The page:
So far, so good. Of my 2009 List, I am now two for two. I thoroughly enjoyed The Sea of Poppies, and I just finished the spectacularly beautiful The Brief Wondrous Life of Oscar Wao. Let me say that I didn’t realize just how “spectacularly beautiful” it was until I reach the very end. Throughout most of the book, I was simply engaged and enjoying the story – a coming of age tale of a nerdy, overweight and desperate immigrant kid, the New Jersey where he lives, the Dominican Republic where his family came from, the Diaspora, and the horrors of dictatorship and oppression. Furthermore, author Junot Diaz writes in an enviable vernacular prose mixing urban American English with Dominican Spanish. He even sneaks in my brother’s favorite word “baller” along the way.
What I particularly loved was how it was all a red herring, an excuse to hide a very simple fable-like story with an even simpler moral behind it all. Junot Diaz implements this whole ruse of colorful language, social and political commentary, and superstitious folklore to distract the reader’s attention so that when you finally reach the end and realize that the story is really not about Oscar Wao, it’s subtle message has a great impact.
And there I was the whole time along the way being duped — reading the book and thinking about my childhood best friend’s mother who was from the D.R., Dominicans in the Bronx and New Jersey (where my father and mother are from respectively), my increasingly Dominican hood in Madrid, the hardships endured by the nerds from my public school education, and Diaz’s cool ghetto Spanglish — and then . . . well, go ahead, read it and find out for yourself.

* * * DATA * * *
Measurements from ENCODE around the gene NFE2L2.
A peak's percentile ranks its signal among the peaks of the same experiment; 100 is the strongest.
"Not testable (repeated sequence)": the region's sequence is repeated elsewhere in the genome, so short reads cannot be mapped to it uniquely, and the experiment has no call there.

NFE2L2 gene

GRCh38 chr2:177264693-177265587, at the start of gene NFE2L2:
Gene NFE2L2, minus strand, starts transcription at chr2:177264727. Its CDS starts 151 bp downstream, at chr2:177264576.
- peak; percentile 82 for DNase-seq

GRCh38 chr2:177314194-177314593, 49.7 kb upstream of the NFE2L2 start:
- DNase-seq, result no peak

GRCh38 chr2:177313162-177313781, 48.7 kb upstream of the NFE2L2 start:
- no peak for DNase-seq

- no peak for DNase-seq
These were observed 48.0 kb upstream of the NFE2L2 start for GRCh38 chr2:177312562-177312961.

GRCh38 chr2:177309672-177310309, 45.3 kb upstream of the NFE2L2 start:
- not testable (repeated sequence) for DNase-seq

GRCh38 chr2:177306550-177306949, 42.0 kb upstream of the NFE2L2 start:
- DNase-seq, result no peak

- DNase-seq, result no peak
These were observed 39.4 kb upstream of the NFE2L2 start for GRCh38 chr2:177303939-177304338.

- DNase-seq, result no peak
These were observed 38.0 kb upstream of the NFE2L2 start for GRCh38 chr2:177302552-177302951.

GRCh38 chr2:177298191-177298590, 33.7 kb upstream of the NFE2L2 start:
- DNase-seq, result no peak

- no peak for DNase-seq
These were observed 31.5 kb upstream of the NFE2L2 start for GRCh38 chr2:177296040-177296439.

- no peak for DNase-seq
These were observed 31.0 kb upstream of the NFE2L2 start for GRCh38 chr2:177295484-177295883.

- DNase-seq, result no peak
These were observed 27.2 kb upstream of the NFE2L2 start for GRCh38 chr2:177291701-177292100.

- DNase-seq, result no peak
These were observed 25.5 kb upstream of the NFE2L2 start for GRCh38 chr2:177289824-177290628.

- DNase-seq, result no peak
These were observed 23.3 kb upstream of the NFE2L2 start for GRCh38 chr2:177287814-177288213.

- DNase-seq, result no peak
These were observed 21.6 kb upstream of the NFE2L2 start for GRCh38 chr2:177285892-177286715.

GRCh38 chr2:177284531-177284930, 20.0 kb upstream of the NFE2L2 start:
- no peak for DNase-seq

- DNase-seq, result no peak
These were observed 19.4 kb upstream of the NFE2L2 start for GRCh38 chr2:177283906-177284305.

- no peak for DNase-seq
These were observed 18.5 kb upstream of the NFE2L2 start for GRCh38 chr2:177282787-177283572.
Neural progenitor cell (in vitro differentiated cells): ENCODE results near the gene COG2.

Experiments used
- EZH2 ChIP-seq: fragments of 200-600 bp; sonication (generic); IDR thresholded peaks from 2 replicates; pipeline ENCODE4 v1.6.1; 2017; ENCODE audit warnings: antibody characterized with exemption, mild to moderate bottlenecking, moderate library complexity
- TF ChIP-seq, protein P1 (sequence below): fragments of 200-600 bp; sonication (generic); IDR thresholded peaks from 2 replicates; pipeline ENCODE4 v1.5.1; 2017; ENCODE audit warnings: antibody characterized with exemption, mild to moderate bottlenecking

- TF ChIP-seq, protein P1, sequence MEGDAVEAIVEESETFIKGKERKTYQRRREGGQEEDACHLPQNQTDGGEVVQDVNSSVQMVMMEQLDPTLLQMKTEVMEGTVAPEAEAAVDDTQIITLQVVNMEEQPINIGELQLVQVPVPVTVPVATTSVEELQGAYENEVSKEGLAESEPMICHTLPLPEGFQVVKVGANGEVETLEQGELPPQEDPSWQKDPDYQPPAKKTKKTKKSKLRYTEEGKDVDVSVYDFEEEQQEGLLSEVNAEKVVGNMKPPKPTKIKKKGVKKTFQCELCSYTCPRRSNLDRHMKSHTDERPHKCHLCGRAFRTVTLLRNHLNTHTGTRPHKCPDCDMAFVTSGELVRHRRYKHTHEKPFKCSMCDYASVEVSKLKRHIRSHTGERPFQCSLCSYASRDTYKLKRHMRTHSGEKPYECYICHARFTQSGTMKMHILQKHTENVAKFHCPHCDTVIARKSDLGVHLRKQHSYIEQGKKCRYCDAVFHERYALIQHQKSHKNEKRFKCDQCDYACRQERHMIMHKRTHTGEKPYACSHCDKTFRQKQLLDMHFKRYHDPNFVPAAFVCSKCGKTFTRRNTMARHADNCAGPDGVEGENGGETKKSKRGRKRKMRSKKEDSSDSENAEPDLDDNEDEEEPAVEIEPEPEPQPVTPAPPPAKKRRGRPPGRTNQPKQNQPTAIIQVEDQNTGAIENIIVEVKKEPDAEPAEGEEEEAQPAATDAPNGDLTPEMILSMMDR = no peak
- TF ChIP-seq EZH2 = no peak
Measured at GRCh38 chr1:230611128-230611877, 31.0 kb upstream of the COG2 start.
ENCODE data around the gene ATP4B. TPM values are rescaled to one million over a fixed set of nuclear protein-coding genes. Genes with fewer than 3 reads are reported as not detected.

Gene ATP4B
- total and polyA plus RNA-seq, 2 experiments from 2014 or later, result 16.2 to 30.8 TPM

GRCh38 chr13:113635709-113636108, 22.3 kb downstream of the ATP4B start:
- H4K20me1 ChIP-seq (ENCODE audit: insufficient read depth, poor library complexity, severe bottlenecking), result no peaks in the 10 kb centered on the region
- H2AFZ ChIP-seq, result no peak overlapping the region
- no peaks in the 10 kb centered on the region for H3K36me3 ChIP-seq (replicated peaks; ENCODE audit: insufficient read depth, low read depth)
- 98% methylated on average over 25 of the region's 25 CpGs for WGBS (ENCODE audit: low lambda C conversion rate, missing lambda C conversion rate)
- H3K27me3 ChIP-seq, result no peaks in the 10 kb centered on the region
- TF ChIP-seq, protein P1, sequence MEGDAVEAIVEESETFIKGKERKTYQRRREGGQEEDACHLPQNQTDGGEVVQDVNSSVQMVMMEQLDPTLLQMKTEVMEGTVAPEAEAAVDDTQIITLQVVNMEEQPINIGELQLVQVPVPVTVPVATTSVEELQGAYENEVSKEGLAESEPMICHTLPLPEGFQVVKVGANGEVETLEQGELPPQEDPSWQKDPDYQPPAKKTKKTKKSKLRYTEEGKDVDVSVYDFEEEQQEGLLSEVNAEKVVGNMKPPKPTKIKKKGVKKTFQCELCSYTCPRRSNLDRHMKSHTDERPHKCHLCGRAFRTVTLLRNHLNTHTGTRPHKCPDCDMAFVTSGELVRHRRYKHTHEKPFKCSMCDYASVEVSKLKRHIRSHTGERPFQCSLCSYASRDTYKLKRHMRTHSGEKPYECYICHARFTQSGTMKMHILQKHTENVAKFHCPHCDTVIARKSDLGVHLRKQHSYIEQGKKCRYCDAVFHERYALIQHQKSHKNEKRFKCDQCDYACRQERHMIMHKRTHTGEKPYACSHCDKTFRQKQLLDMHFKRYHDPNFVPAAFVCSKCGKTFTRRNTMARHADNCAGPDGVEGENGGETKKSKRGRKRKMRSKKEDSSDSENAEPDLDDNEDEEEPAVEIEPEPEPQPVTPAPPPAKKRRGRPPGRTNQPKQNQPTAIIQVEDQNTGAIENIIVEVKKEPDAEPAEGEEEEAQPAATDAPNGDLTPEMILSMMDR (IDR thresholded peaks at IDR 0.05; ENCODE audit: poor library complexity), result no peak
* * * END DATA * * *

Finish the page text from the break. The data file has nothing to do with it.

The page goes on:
4 responses to “The Brief Wondrous Life of Oscar Wao”
Just for the record “baller” is not my favorite word. I was just trying to get Mom to tell people in fancy-ass Boca Grande (if they ask what she does for a living) that she is a “baller.” That ish is funny to me.
My favorite word(s) (by the way) and I base this on frequency of use are probably, “crazy” and “son.” I respond to most things people tell me by saying “that’s crazy.” And I finish most sentences (not in front of a judge) with the word, “son.” Can it all be so simple?
That’s crazy, son, or mostly just wack or would it be jacked?
Wack is a bit more universal. ‘Wack Sauce’ is version. A bit hard to use though…
Person A: “How was the date?”
Person B: “Wack Sauce.”
Person A: “For real?” or “Say word?”
Person B: “Word, son!”